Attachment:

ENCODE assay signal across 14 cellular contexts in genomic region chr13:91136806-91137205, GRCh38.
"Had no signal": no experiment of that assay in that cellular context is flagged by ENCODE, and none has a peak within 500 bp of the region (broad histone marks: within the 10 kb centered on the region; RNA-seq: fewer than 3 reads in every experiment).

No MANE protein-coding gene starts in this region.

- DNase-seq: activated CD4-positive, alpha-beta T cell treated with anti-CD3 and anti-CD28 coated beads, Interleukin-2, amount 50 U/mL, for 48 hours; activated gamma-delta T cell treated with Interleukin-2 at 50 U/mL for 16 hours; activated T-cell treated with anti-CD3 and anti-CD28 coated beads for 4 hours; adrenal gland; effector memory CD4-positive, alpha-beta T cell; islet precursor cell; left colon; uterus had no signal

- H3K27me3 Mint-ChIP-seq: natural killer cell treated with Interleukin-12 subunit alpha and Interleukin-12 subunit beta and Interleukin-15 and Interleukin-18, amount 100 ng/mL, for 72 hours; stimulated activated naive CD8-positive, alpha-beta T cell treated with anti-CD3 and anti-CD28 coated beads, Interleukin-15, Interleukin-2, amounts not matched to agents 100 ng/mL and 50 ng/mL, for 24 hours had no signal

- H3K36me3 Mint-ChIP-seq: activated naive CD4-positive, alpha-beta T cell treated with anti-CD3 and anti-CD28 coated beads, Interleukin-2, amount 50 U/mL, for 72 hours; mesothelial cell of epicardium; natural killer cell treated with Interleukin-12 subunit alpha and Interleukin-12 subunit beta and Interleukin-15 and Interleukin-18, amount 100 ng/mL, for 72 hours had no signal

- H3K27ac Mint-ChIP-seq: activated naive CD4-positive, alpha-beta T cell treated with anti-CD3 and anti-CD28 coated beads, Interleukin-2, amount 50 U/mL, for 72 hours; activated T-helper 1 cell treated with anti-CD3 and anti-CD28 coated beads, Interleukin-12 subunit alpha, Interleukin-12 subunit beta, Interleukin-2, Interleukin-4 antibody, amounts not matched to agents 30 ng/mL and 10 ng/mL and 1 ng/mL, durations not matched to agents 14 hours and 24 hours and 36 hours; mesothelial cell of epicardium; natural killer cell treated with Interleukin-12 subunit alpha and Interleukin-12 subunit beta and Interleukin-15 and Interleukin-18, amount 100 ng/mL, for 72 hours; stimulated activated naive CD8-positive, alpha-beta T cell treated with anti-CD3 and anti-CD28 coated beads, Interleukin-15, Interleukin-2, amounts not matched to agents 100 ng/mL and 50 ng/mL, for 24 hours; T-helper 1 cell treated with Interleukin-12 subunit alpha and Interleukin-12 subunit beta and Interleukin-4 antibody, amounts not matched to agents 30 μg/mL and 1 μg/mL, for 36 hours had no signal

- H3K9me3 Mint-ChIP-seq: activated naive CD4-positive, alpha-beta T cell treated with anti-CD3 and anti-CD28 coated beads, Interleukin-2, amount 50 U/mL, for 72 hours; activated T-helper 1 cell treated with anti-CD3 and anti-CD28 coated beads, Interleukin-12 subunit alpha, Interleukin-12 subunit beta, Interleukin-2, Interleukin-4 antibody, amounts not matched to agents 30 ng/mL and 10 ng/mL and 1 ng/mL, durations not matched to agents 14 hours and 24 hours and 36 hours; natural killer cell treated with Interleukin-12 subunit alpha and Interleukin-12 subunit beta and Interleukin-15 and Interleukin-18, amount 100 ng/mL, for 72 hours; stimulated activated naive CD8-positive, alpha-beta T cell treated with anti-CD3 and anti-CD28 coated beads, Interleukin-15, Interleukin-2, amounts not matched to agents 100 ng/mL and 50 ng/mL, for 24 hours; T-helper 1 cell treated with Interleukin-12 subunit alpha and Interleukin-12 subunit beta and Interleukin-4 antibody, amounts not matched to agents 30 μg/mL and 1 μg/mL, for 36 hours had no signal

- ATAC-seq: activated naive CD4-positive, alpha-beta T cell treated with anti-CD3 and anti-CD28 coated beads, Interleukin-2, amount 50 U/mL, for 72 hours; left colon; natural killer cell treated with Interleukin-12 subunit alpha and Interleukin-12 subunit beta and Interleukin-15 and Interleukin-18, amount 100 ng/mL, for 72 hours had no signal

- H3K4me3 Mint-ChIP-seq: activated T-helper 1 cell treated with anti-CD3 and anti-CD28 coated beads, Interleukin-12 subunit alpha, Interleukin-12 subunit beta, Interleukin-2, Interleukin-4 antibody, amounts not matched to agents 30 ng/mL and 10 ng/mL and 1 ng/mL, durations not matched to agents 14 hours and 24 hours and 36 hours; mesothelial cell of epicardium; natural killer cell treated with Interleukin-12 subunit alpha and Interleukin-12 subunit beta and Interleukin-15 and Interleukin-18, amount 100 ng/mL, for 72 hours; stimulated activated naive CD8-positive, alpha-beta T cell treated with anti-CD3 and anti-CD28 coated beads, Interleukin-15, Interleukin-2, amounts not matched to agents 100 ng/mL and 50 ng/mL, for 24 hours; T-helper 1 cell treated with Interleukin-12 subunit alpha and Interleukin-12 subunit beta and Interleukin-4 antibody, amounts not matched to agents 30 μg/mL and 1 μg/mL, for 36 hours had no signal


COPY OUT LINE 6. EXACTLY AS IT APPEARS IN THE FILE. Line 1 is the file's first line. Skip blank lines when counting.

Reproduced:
- H3K36me3 Mint-ChIP-seq: activated naive CD4-positive, alpha-beta T cell treated with anti-CD3 and anti-CD28 coated beads, Interleukin-2, amount 50 U/mL, for 72 hours; mesothelial cell of epicardium; natural killer cell treated with Interleukin-12 subunit alpha and Interleukin-12 subunit beta and Interleukin-15 and Interleukin-18, amount 100 ng/mL, for 72 hours had no signal